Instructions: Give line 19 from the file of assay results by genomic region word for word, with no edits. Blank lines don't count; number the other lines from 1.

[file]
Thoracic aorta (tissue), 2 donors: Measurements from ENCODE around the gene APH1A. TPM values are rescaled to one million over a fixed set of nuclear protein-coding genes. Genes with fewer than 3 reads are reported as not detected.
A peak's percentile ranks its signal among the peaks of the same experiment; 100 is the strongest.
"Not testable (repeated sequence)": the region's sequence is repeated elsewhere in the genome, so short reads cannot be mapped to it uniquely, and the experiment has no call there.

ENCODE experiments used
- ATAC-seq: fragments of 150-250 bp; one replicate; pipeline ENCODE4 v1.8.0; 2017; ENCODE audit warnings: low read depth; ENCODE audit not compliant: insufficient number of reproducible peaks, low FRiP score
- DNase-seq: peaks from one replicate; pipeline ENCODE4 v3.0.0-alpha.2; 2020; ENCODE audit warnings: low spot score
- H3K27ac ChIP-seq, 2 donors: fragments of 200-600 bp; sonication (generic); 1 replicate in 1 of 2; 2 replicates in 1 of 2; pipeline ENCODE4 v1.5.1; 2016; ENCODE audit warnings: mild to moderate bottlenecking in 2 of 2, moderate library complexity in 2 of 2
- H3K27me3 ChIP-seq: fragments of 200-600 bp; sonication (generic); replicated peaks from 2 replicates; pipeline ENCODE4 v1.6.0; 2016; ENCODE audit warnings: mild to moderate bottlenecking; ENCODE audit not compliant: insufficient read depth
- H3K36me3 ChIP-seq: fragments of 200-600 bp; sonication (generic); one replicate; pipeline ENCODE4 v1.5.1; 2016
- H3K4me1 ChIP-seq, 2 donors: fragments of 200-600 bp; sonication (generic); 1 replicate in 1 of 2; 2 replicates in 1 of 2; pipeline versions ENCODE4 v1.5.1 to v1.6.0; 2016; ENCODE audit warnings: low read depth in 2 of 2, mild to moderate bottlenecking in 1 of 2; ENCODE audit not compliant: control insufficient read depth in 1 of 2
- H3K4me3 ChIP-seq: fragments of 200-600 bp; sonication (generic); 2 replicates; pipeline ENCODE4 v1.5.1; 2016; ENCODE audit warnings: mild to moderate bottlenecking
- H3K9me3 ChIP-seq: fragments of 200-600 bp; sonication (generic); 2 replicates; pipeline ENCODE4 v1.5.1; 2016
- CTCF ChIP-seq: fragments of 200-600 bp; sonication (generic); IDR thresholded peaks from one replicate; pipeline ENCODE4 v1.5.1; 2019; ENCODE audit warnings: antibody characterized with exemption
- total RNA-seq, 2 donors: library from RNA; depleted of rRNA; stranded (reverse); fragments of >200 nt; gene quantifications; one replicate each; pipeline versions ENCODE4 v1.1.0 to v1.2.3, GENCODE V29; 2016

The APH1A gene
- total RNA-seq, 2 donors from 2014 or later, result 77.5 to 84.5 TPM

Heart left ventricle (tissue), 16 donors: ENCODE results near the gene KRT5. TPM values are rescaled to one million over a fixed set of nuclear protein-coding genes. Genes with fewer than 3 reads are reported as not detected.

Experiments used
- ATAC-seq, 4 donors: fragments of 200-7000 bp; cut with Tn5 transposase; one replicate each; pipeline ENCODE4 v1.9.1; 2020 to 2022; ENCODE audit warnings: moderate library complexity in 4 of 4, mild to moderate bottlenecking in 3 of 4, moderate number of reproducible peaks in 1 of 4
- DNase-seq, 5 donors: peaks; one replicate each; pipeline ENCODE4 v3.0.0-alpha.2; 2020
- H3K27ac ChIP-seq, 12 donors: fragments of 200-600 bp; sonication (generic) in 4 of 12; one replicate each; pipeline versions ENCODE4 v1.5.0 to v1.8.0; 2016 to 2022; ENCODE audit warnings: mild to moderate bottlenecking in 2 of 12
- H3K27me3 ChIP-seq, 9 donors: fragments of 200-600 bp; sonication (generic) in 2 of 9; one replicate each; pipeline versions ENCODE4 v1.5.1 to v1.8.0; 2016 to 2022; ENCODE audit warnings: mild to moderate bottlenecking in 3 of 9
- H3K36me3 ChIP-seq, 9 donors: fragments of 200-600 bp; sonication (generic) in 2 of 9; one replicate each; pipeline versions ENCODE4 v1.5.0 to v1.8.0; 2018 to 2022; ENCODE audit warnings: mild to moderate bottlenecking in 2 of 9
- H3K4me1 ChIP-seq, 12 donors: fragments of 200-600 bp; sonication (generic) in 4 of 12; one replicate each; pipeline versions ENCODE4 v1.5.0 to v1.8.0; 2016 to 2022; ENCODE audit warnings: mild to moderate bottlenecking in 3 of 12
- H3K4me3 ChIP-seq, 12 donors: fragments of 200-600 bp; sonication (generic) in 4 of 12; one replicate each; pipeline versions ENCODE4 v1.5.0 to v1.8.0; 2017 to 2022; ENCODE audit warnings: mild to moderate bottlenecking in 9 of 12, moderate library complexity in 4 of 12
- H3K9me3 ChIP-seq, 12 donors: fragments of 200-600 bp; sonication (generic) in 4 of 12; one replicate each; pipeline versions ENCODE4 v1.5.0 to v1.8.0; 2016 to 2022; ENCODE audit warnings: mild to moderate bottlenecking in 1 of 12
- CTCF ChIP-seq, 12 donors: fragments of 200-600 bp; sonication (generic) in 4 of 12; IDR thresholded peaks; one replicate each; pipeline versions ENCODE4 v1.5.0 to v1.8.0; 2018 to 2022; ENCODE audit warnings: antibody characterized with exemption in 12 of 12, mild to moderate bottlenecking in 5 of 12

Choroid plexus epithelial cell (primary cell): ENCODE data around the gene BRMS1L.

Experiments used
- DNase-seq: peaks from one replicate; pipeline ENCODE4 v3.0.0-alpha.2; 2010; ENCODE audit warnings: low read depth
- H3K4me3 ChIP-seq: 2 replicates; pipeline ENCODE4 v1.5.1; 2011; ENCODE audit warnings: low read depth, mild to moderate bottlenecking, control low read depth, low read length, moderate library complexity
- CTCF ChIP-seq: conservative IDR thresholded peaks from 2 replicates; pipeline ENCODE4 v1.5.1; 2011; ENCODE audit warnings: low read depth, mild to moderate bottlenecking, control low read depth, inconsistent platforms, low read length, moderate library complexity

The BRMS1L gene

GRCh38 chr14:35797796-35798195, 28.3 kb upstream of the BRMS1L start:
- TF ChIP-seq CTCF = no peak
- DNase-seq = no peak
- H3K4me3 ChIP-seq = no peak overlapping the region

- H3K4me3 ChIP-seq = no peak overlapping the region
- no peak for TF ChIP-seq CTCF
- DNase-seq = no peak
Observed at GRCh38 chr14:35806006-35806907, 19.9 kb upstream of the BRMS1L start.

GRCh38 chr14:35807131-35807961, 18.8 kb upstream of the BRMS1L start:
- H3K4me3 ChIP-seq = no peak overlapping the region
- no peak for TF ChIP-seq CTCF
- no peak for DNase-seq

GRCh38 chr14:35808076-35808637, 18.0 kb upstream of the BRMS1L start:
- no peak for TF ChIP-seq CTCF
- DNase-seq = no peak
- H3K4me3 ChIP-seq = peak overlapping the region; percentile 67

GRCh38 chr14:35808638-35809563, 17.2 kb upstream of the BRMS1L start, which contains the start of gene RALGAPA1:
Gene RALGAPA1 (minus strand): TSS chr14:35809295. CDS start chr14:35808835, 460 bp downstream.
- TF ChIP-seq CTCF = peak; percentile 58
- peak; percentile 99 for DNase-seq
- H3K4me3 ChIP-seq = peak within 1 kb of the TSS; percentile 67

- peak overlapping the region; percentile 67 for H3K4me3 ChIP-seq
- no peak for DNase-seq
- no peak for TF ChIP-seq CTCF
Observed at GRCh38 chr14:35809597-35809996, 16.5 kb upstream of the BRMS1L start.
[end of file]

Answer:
- ATAC-seq, 4 donors: fragments of 200-7000 bp; cut with Tn5 transposase; one replicate each; pipeline ENCODE4 v1.9.1; 2020 to 2022; ENCODE audit warnings: moderate library complexity in 4 of 4, mild to moderate bottlenecking in 3 of 4, moderate number of reproducible peaks in 1 of 4